In Boston, they call it “the Grand Bargain.” The recently completed labor negotiations that integrated the Massachusetts Turnpike Authority and the state Highway Department workforces have been widely praised for being cost-effective while keeping workers and union bosses happy.
These days, such success stories are rare, and more necessary than ever, said three local leaders involved in the negotiations, during a discussion Wednesday night (Feb. 23) at the Harvard Kennedy School (HKS).
“I think we are in the earliest stage of what could be the largest experience with labor unrest in our lifetime,” said labor expert Thomas A. Kochan at “Collective Bargains: Rebuilding and Repairing Public Sector Labor Relations in Difficult Times,” an event co-sponsored by the Taubman Center for State and Local Government and the Rappaport Institute for Greater Boston at HKS.
The conversation took on a somber tone in light of the anti-union political sentiment sweeping state governments around the country — and the resulting pushback by growing crowds of fed-up public employees. But the speakers also rallied around the idea that Massachusetts’ public-sector unions can lead by example.
“We have a golden opportunity to address these issues in a creative way,” said Kochan, George Maverick Bunker Professor of Management, professor of engineering systems, and co-director of the Institute for Work and Employment Research at the Massachusetts Institute of Technology’s Sloan School of Management. “And I’m afraid that if we don’t, then these 70,000 people in the streets in Madison might just escalate to hundreds of thousands, or even millions, around the country.”
Over the past week, Democratic lawmakers in Wisconsin and Indiana have defected to Illinois to avoid having to vote on legislation that would eliminate or at least weaken collective bargaining rights. Similar measures are being proposed in Ohio. In all three states, union supporters have been staging protests as Republican leaders argue for aggressive measures to balance state budgets.
In putting together the speaker series, said David Luberoff, executive director of the Rappaport Institute, “we tried to think about issues that were timely and important, but we had no idea we’d be this timely.”
Kochan called the charge against public unions “a virus” sweeping the country. A treatment, in his view, would mean smarter negotiations by public-sector unions that are based on up-to-date numbers and greater transparency about labor negotiations in the digital age.
“It had to be transparent,” he said of the MassDOT negotiations. “It’s not your father’s labor relations of the past, where there are a lot of backroom deals that drive collective bargaining.”
Many labor disputes are resolved through collective bargaining and arbitration, a form of dispute resolution that takes place outside the courts in which unions and employers agree to abide by a third-party arbitrator’s decision. But while both have come under scrutiny from lawmakers and the public, they are not as effective at getting union victories as they seem, Kochan said.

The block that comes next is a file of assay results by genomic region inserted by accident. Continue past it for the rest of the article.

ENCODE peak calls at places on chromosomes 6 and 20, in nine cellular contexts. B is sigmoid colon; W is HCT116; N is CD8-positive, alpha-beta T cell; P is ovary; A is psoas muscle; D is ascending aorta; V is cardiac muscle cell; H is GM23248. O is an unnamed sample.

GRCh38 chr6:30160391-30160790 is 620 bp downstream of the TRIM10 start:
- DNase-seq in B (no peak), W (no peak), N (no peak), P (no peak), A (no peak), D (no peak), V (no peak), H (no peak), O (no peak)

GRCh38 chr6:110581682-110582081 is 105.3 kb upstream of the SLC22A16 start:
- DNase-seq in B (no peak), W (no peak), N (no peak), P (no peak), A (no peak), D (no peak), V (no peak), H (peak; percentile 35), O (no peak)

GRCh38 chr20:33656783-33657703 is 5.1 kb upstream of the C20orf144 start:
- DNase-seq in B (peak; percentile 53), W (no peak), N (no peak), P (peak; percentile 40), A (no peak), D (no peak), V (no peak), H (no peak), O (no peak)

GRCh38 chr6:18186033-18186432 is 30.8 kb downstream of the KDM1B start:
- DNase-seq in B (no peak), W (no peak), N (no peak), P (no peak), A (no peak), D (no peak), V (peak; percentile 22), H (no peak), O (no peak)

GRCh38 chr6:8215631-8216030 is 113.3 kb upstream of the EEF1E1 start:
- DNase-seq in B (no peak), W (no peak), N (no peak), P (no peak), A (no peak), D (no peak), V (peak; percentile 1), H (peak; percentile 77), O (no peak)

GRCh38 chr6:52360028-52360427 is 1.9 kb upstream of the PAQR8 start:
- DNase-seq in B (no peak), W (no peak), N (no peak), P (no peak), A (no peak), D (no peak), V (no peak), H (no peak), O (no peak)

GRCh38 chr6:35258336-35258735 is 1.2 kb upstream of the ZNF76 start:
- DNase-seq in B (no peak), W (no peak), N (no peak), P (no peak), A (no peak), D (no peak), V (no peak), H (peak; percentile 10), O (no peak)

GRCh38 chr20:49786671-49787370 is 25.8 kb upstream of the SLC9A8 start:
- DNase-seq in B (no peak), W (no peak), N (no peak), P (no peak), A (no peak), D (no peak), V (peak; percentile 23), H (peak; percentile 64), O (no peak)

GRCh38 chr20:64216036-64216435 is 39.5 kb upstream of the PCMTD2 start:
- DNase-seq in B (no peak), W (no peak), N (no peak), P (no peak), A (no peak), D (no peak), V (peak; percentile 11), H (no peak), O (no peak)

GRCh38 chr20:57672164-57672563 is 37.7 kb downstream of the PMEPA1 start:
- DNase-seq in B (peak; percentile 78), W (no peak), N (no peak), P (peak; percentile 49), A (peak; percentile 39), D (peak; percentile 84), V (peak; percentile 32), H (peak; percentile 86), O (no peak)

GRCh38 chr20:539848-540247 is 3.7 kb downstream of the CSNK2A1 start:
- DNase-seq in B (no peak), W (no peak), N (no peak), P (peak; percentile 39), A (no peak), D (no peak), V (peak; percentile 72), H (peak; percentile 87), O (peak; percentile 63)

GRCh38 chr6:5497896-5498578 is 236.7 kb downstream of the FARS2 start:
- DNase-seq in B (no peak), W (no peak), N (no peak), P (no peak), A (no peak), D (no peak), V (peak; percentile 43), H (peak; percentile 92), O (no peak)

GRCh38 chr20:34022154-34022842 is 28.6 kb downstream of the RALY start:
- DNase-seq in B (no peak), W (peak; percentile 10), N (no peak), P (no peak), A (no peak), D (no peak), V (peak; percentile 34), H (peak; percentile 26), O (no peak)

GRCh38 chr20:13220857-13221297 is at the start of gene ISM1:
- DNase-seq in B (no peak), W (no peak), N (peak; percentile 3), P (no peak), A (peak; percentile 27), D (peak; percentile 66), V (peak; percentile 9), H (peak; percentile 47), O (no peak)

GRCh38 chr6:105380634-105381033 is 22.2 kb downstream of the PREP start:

“Arbitration is way overcriticized for what it does,” he said. “Arbitration is also not a panacea.” Collective bargaining is also not a universally effective tool for public unions, he added, because many trades, such as teaching, negotiate at the district level, making it difficult for employees to wield power in large numbers.
Public dissatisfaction with government and labor union unrest have “come to a boiling point,” said Rep. Martin J. Walsh, a Democrat representing Dorchester.
“I view what’s going on in this country as almost an attack on the middle class,” he added.
The problem in most states, including Massachusetts, stems from a twofold “lack of trust” regarding unions, said Jeffrey Mullan, CEO and secretary of the Massachusetts Department of Transportation. Taxpayers don’t trust public employees to do their jobs efficiently, he explained, and labor doesn’t trust government officials, who come and go with election cycles, to look out for their interests.
“I call them the We-Be’s,” he said of jaded public employees. “‘We be here before you came, and we be here after you go.’”
The best way to build trust on all fronts, he said, is to empower state workers. “That was a philosophical underpinning of the Grand Bargain,” he said. That requires allowing workers to feel like they have a say in labor negotiations, as well as educating the public about the critical jobs public employees do.
There is an untrue perception that public-sector union workers are overpaid, Kochan said. If one controls for workers’ job skills and levels of education, he said, public employees earn 11 percent less than their private-sector counterparts nationally. (Taking government workers’ generous fringe benefits, such as health coverage, into account lowers that difference to 3.7 percent.)
The media plays a large role in stoking anti-union sentiment, Walsh said. There’s already a negative public perception of unions, especially those representing government employees, and “the media continues to push that.”
Union workers once represented a third of the private-industry work force; they now account for only 7 percent. The public sector has not seen the same rate of decline — 36 percent of government employees are in unions — but current events could mark a turning point for union representation and, by extension, the middle class, Kochan said.
“We allowed that to happen [in the private sector] gradually, quietly, and without much uproar,” he added. “The lesson for the public-sector unions is: Make this visible.”